Rules of Civility
In Rules of Civility, Amor Towles opens the door for you, in a very gentlemanly way – I might add – to Manhattan. He ushers you right into the late 1930’s and into the life of his heroine Katey Content and her friend Eve Ross. When they met a man named Tinker Grey in the final moments of 1937, everything – for them – changed. The unfolding of their entanglement is powerful and beautiful and it takes you on a wonderful adventure. Towles whisks you around Manhattan, weaving real life and fiction into his wistfully and carefully told story.
Rules of Civility takes you to the best, most luxurious hotels: the Plaza, the Essex House, the St. Regis, the Carlyle, and the Algonquin. It seats you in the iconic New York City restaurant – 21 Club. It takes you to Fanelli’s, a restaurant which has survived the test of time in the city. You’ll shop along Fifth Avenue from Sak’s to Bendel’s and explore the Meatpacking District, the Metropolitan Museum of Art and the Explorers Club. But you will also visit Manhattan’s beautiful old churches and reflect for a moment and possibly find it “very peaceful to be in their company,” the way Katey Content did in Rules of Civility.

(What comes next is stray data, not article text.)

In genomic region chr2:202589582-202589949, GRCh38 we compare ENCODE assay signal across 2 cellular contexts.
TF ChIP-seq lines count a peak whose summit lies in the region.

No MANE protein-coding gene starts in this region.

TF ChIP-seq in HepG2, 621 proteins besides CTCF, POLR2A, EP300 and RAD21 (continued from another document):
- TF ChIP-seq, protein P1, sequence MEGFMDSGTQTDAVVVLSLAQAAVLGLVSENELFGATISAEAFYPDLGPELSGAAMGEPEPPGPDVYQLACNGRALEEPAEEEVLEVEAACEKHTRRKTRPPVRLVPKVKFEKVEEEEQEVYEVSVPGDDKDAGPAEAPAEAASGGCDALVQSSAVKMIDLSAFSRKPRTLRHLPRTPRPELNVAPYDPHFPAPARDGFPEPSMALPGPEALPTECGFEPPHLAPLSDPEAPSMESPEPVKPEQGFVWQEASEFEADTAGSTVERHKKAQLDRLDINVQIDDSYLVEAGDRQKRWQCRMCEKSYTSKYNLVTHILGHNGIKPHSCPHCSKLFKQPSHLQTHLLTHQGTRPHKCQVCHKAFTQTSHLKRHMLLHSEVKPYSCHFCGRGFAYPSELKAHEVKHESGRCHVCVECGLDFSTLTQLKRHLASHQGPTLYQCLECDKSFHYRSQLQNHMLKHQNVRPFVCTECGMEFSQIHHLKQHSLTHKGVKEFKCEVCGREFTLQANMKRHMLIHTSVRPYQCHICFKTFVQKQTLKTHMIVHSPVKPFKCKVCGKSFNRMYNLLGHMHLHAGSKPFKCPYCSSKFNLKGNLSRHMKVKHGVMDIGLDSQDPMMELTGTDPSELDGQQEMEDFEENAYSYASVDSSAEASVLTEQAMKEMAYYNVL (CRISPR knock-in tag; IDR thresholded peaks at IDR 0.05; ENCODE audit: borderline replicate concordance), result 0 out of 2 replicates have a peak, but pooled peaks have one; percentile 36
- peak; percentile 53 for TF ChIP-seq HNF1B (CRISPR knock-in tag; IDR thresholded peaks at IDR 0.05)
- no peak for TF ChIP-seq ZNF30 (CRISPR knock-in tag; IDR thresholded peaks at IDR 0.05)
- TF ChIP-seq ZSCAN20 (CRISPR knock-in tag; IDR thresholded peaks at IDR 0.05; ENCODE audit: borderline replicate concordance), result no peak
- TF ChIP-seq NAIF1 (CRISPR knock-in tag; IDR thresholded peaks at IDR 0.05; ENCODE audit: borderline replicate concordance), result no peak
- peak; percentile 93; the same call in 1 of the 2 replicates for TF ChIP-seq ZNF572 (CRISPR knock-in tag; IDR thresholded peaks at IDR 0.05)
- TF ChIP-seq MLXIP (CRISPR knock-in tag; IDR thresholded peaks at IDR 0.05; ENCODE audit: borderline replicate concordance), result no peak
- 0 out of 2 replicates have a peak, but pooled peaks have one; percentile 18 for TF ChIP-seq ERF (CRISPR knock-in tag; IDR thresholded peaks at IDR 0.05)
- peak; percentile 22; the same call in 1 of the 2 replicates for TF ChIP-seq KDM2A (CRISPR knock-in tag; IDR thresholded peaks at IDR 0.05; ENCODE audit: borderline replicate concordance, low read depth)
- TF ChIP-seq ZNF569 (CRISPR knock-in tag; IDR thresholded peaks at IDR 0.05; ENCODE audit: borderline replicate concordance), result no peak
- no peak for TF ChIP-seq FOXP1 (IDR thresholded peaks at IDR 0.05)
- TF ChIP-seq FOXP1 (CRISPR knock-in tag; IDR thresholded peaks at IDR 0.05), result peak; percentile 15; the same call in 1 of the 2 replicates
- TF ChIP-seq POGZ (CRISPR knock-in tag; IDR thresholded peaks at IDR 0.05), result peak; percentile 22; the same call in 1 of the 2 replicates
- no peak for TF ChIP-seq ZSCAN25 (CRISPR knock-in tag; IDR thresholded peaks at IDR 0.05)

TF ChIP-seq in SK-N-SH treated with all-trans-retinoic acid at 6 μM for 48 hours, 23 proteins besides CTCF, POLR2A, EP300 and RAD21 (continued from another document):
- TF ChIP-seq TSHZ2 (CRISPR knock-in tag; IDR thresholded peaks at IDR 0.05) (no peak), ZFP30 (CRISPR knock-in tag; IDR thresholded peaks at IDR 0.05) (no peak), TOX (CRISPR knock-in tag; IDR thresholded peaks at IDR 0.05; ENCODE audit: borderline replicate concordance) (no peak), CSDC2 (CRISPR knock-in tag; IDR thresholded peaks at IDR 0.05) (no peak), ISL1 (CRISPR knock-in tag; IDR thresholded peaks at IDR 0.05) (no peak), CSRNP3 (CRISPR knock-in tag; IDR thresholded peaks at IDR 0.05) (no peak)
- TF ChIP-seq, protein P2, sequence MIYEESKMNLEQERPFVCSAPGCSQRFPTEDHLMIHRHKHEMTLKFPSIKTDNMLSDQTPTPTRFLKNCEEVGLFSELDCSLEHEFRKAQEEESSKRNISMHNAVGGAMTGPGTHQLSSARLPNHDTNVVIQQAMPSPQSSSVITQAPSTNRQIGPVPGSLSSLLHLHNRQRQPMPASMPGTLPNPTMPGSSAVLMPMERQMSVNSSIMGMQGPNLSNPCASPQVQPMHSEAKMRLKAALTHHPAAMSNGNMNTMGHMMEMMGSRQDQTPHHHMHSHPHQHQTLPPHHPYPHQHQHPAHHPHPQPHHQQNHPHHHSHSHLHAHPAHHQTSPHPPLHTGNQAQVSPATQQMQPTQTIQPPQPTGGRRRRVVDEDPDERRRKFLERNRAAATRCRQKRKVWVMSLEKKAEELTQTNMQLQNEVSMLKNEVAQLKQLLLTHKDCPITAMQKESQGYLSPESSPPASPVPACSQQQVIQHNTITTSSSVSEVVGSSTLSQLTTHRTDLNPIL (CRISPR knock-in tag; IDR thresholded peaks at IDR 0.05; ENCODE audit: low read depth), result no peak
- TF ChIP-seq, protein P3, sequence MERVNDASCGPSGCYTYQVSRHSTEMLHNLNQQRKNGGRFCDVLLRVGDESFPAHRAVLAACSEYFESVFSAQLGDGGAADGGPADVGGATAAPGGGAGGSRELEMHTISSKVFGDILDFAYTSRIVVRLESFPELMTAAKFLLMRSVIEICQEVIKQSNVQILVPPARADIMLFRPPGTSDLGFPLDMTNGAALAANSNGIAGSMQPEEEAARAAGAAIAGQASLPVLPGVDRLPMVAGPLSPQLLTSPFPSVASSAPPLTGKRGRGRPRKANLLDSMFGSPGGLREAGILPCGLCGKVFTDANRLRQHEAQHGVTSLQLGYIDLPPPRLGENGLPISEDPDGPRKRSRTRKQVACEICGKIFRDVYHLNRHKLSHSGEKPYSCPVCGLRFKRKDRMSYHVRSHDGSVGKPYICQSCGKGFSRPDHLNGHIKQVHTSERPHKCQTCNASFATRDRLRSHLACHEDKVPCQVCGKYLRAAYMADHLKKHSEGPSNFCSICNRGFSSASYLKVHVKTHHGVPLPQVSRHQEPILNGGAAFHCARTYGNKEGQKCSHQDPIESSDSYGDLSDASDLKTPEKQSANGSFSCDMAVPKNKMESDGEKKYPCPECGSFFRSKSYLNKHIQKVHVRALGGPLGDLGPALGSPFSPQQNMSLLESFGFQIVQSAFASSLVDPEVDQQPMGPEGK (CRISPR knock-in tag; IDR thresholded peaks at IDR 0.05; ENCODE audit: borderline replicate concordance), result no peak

My favorite thing about Amor Towles is the incredible detail he employs in placing his characters in the late 1930’s in New York City. Now – I love locations – so this book particularly speaks to me, especially because it’s clear Towles knows exactly what he’s talking about when he mentions each and every one. My second favorite thing about Towles is – obviously – he’s a man, but he writes in the voice of a woman. And what a job he does of it. The voice of Katey Content is wistful, wise, honest and haunting. It takes hold of you. You can find everything you need to know about Amor Towles on his website.
Rules of Civility
Check in at The Pierre
Drinks at Rockefeller Center
Dinner at P.J. Clark’s
Breakfast at Tiffany's
5th Avenue Stroll
(NYC Library, Bergdorf Goodman ...